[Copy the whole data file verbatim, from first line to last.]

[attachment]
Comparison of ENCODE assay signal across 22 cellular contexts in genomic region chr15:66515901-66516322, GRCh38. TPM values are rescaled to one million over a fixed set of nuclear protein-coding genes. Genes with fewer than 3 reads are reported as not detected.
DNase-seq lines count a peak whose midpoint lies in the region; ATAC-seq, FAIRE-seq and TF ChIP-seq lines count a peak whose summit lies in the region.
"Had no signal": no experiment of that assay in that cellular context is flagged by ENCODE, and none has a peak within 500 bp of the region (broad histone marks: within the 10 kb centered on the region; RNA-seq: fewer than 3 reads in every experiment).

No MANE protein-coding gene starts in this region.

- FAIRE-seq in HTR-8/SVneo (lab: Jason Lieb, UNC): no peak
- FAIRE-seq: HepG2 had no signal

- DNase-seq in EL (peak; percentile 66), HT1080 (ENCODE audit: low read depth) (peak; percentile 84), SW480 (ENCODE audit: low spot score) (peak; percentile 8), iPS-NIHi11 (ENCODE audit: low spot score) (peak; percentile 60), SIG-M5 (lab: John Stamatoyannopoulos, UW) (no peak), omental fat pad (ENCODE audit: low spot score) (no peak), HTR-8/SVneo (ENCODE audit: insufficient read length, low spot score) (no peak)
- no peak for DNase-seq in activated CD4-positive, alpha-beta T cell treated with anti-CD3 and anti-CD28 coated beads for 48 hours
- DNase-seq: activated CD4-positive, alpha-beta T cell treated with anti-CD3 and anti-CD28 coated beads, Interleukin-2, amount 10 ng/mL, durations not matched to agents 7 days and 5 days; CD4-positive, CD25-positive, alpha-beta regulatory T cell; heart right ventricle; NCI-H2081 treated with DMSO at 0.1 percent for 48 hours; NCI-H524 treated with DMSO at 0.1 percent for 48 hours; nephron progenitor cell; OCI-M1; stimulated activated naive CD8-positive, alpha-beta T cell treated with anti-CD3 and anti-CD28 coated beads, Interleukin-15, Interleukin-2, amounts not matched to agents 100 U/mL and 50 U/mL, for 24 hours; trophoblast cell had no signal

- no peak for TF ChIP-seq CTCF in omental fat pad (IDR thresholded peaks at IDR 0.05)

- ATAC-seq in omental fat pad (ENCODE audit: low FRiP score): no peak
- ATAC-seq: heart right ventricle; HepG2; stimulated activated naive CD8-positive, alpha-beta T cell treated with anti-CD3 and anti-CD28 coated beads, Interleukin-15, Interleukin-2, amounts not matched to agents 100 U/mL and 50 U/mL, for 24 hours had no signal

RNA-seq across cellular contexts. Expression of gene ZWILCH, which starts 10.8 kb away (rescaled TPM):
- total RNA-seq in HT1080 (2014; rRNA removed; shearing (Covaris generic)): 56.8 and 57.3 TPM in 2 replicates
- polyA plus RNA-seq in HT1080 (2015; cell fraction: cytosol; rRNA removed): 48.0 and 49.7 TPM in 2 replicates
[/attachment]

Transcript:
Comparison of ENCODE assay signal across 22 cellular contexts in genomic region chr15:66515901-66516322, GRCh38. TPM values are rescaled to one million over a fixed set of nuclear protein-coding genes. Genes with fewer than 3 reads are reported as not detected.
DNase-seq lines count a peak whose midpoint lies in the region; ATAC-seq, FAIRE-seq and TF ChIP-seq lines count a peak whose summit lies in the region.
"Had no signal": no experiment of that assay in that cellular context is flagged by ENCODE, and none has a peak within 500 bp of the region (broad histone marks: within the 10 kb centered on the region; RNA-seq: fewer than 3 reads in every experiment).

No MANE protein-coding gene starts in this region.

- FAIRE-seq in HTR-8/SVneo (lab: Jason Lieb, UNC): no peak
- FAIRE-seq: HepG2 had no signal

- DNase-seq in EL (peak; percentile 66), HT1080 (ENCODE audit: low read depth) (peak; percentile 84), SW480 (ENCODE audit: low spot score) (peak; percentile 8), iPS-NIHi11 (ENCODE audit: low spot score) (peak; percentile 60), SIG-M5 (lab: John Stamatoyannopoulos, UW) (no peak), omental fat pad (ENCODE audit: low spot score) (no peak), HTR-8/SVneo (ENCODE audit: insufficient read length, low spot score) (no peak)
- no peak for DNase-seq in activated CD4-positive, alpha-beta T cell treated with anti-CD3 and anti-CD28 coated beads for 48 hours
- DNase-seq: activated CD4-positive, alpha-beta T cell treated with anti-CD3 and anti-CD28 coated beads, Interleukin-2, amount 10 ng/mL, durations not matched to agents 7 days and 5 days; CD4-positive, CD25-positive, alpha-beta regulatory T cell; heart right ventricle; NCI-H2081 treated with DMSO at 0.1 percent for 48 hours; NCI-H524 treated with DMSO at 0.1 percent for 48 hours; nephron progenitor cell; OCI-M1; stimulated activated naive CD8-positive, alpha-beta T cell treated with anti-CD3 and anti-CD28 coated beads, Interleukin-15, Interleukin-2, amounts not matched to agents 100 U/mL and 50 U/mL, for 24 hours; trophoblast cell had no signal

- no peak for TF ChIP-seq CTCF in omental fat pad (IDR thresholded peaks at IDR 0.05)

- ATAC-seq in omental fat pad (ENCODE audit: low FRiP score): no peak
- ATAC-seq: heart right ventricle; HepG2; stimulated activated naive CD8-positive, alpha-beta T cell treated with anti-CD3 and anti-CD28 coated beads, Interleukin-15, Interleukin-2, amounts not matched to agents 100 U/mL and 50 U/mL, for 24 hours had no signal

RNA-seq across cellular contexts. Expression of gene ZWILCH, which starts 10.8 kb away (rescaled TPM):
- total RNA-seq in HT1080 (2014; rRNA removed; shearing (Covaris generic)): 56.8 and 57.3 TPM in 2 replicates
- polyA plus RNA-seq in HT1080 (2015; cell fraction: cytosol; rRNA removed): 48.0 and 49.7 TPM in 2 replicates